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Buzzword Tracker: Evolution of Curation

Curation is a word that gets thrown around a lot in digital media. You could be talking about content curation, a curation platform, news aggregation, social content curation, video curation, The Huffington Post, Business Insider. The list goes on. It’s clear that “curation” has achieved A-list buzzword status over the past few years.

But let’s not forget that the word curation has been around for a long time. Like many terms, the marketing industry has taken it and turned it into something quite different and, arguably, much more annoying. Below is Digiday’s first Buzzword Tracker, which features an overview of the evolution of the word “curation,” from its first use to its current buzzword status.

  • ~500 BC: In Ancient Rome, “curatores” were senior civil servants who oversaw various departments of public works that were in charge of building things like roads and aqueducts.
  • Late 14th century: “Curate” used in English language to mean a “spiritual guide.” From the Online Etymology Dictionary: curate (n.) “from M.L. curatus ‘one responsible for the care (of souls),’ from L. curatus, pp. of curare ‘to take care of’ (see cure). Church of England sense of ‘paid deputy priest of a parish’ first recorded 1550s.”
  • Late 20th century: “Curator” becomes a term associated with exhibitions and museums, and the title of curator meant someone in charge of a museum, art collections or exhibitions, etc.
  • Early 2000s: Blogs are growing in popularity, but are still more like personal diaries.
  • 2003: WordPress is founded.
  • 2007: Tumblr founded.
  • Apr. 2009: Jeff Jarvis writes about the “journalist as curator.”
  • Oct. 2009: The New York Times notes appropriation of the word “curate” by creative types—like boutique owners, DJs, bloggers, etc.—to mean having taste, discernment.
  • Dec. 2009: Storify founded.
  • 2009: Decline of print journalism, people begin to point fingers at bloggers and curation/aggregation of original content.
  • May 10, 2010: Fast Company declares content curation is “here to stay.”
  • May 2010: Steve Rosenbaum, CEO of Magnify.net, publishes “Curation Nation.” The book gets praise from big names like Morgan Spurlock, Arianna Huffington, Clay Shirky and Terence Kawaja.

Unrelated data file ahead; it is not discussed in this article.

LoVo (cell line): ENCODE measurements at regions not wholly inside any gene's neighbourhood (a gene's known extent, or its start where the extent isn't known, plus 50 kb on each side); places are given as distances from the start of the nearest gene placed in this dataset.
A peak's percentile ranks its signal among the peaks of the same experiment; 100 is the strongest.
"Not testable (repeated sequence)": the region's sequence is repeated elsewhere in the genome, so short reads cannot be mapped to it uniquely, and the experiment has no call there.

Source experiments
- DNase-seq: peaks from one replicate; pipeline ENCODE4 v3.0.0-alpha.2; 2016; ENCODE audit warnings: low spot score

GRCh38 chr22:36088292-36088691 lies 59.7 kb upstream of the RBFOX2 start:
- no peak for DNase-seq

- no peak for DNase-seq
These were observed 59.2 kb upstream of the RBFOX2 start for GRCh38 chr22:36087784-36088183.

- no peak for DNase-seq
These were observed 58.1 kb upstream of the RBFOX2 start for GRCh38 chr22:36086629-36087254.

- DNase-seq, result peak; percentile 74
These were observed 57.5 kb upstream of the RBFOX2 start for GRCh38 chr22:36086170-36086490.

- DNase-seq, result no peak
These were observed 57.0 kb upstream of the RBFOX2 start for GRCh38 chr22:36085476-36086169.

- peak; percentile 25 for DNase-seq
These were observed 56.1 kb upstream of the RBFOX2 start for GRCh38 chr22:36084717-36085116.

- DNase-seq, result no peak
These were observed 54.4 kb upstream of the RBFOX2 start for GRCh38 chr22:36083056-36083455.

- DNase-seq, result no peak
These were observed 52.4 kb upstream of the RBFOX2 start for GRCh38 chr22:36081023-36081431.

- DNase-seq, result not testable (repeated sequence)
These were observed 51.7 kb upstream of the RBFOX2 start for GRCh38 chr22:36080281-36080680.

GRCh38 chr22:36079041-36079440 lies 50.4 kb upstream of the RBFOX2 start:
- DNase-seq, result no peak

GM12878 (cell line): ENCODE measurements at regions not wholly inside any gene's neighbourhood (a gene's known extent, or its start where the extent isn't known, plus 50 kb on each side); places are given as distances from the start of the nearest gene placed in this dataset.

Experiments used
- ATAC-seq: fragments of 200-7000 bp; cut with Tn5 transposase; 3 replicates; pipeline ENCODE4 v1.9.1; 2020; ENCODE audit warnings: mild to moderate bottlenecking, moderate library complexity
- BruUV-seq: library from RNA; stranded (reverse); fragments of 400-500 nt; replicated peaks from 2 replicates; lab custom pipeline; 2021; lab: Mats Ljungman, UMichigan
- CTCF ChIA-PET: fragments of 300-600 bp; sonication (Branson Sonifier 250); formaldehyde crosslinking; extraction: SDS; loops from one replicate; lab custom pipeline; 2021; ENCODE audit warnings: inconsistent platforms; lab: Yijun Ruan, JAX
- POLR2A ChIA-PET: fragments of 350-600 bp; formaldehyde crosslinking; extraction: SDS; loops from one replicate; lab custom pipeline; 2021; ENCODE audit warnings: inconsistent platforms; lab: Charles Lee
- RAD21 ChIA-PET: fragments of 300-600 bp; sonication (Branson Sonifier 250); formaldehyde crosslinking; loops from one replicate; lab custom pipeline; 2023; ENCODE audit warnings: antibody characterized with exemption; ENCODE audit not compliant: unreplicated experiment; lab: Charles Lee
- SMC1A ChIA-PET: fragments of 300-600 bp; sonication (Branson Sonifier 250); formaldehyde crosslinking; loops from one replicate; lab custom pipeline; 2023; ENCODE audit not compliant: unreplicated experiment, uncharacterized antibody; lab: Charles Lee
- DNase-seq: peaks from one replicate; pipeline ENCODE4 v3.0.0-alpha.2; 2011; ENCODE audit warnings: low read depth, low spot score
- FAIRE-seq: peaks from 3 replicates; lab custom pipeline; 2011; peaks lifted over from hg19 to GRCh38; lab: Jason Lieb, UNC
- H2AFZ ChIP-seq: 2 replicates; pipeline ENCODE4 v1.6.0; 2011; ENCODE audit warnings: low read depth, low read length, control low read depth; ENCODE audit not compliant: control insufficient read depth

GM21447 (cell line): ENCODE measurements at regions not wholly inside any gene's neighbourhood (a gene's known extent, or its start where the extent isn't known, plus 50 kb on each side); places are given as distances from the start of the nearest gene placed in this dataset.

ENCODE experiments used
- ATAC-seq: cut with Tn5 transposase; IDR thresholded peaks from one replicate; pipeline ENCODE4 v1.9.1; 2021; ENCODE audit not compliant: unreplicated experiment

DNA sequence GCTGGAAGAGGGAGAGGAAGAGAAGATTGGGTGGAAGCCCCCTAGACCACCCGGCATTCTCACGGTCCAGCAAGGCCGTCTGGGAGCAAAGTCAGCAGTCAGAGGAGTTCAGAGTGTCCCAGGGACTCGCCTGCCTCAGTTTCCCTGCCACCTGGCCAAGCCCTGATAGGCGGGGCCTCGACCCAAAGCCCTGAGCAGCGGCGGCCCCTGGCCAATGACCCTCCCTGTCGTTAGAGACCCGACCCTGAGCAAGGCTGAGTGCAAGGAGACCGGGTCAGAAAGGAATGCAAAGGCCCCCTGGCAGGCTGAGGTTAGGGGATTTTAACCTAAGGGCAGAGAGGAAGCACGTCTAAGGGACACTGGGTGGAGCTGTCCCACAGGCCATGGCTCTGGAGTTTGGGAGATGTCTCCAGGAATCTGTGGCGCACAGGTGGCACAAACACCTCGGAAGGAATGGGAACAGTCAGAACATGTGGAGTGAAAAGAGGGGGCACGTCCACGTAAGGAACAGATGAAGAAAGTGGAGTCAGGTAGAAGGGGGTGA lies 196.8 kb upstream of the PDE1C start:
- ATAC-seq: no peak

• Nov. 22, 2010: Fast Company declares content curation is going to be “HUGE.”
  • Nov. 29, 2010: Bob Garfield writes an article for Ad Age on why we live in a “Curation Nation.”
  • 2011: Percolate is founded.
  • Apr. 26, 2011: Fast Company declares the birth of the “Curation Economy.”
  • Mar. 2012: After a fight with the Huffington Post over its aggregation practices, journalist Simon Dumenco forms the Council on Ethical Blogging and Aggregation. That month Maria Popova of Brain Pickings (and self-proclaimed “Interestingness hunter-gatherer obsessed with combinatorial creativity”) and Kelli Anderson release the Curators Code, a site that offers guidelines and specific symbols for proper attribution when curating and aggregating content.
  • Feb. 2012: Forbes blogger Kashmir Hill gets  flack for summarizing part of a NYT piece in her own post. Ethics of curation once again in question.
  • June 2012: Forbes publishes an article on why content curation has gone mainstream.
  • July 5, 2012: Wired runs an article on curation and the evolution of the “global brain.”
  • July 20, 2012: Forbes runs piece on the future of digital content curation as a business model.

Other Curation Stats:
-Wikipedia entry for “digital curation” was last modified on June 15, 2012.
-Mashable has a topic section that you can follow designated to “Curation.”
-Microsoft Word doesn’t recognize “curating” as a word.
-A search for “curation” on Techcrunch yields 2,090 results.
-Search volume for “content curation” skyrocketed from mid 2010 to 2012. See chart:

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